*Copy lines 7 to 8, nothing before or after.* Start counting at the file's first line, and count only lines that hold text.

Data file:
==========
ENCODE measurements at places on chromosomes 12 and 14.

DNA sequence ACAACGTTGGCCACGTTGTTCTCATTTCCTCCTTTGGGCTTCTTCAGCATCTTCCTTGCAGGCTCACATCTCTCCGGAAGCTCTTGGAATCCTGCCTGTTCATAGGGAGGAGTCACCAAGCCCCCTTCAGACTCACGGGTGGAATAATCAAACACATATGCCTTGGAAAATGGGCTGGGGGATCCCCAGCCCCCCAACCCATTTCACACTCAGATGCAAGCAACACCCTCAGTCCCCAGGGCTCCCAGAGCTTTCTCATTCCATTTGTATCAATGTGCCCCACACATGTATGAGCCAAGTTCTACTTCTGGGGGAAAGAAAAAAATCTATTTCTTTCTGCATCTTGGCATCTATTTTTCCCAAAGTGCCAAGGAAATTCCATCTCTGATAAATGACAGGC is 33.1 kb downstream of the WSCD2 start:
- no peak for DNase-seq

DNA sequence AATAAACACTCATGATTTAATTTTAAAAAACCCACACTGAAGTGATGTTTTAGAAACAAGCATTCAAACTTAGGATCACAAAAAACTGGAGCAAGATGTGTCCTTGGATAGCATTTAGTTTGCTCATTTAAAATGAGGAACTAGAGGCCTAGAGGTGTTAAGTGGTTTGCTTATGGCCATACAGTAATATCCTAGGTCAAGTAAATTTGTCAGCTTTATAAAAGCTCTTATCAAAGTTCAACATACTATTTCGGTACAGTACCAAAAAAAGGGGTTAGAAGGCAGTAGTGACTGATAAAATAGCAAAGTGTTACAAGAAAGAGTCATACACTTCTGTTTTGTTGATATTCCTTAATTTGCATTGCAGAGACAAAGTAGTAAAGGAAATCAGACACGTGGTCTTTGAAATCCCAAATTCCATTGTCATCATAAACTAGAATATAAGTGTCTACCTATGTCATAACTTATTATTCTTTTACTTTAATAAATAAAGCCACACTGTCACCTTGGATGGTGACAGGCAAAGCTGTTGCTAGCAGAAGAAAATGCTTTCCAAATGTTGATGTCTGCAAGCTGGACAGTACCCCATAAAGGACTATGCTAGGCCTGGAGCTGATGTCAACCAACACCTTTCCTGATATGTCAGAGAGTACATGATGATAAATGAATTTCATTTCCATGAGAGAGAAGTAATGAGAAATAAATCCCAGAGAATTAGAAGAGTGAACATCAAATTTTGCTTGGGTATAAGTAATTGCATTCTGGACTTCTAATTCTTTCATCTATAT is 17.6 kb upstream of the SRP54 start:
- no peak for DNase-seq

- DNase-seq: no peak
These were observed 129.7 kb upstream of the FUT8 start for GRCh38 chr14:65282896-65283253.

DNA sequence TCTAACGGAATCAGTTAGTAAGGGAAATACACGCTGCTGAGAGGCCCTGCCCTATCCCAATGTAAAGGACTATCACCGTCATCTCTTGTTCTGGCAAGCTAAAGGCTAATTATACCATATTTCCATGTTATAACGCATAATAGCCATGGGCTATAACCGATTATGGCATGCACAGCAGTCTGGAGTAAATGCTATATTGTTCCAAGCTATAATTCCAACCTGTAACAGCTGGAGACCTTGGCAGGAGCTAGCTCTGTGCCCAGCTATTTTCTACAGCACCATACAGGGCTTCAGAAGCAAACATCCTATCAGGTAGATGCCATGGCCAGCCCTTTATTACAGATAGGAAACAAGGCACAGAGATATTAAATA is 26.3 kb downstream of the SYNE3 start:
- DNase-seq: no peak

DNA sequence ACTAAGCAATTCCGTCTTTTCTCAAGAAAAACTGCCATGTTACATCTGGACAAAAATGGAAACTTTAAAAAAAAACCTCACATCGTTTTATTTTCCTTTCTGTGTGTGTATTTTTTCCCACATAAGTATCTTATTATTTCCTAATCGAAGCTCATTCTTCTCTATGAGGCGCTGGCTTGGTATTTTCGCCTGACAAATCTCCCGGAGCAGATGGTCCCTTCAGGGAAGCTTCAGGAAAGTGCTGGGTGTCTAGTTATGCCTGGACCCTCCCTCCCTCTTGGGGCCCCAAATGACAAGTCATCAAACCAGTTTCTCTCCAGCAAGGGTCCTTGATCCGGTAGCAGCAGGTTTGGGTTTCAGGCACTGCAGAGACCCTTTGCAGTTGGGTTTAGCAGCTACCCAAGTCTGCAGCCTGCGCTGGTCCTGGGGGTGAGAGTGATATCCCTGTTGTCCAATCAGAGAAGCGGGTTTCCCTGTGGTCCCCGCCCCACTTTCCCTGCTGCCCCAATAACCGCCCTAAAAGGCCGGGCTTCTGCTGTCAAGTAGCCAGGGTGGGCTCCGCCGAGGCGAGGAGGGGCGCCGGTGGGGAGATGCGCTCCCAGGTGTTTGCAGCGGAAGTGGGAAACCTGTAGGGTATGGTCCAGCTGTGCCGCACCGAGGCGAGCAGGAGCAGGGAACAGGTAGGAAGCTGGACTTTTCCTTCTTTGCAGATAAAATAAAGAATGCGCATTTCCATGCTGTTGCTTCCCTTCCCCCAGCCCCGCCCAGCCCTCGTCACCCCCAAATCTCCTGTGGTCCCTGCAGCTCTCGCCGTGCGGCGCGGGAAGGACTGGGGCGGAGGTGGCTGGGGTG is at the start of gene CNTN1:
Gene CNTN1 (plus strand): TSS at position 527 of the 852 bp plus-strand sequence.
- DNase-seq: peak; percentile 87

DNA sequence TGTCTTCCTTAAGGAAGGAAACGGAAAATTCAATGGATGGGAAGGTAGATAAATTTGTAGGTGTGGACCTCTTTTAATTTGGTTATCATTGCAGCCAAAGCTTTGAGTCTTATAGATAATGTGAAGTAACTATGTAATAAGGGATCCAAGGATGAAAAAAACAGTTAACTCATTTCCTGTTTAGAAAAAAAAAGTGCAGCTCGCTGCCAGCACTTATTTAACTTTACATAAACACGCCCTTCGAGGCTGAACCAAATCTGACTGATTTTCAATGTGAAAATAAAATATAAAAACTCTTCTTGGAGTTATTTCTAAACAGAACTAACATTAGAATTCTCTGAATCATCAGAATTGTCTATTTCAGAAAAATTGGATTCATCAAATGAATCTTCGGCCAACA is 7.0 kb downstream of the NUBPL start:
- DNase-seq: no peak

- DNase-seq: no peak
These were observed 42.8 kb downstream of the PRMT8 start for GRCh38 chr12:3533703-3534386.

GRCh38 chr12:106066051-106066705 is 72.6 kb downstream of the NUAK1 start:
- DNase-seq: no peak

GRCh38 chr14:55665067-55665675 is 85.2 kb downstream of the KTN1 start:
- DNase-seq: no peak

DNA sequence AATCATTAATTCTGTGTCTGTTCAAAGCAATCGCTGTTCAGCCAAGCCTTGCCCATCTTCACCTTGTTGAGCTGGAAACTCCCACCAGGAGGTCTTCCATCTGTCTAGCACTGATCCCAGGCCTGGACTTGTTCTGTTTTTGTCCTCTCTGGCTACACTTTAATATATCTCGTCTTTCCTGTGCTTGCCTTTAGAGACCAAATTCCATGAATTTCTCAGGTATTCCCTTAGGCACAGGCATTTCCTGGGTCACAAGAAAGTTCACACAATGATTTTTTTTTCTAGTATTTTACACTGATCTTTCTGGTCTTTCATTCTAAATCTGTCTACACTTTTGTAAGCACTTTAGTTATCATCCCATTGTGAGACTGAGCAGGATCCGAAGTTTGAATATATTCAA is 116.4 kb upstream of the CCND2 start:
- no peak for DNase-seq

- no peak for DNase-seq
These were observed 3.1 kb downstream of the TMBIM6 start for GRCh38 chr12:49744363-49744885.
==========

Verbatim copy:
These were observed 129.7 kb upstream of the FUT8 start for GRCh38 chr14:65282896-65283253.

DNA sequence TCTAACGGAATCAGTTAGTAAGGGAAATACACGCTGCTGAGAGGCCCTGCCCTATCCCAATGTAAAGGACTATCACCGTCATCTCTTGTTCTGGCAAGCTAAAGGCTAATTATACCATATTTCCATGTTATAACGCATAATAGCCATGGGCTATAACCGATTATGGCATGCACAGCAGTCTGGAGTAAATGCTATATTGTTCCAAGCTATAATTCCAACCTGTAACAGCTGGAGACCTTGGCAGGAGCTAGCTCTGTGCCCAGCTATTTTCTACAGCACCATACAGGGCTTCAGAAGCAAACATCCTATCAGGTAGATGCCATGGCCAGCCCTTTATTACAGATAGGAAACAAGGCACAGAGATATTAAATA is 26.3 kb downstream of the SYNE3 start: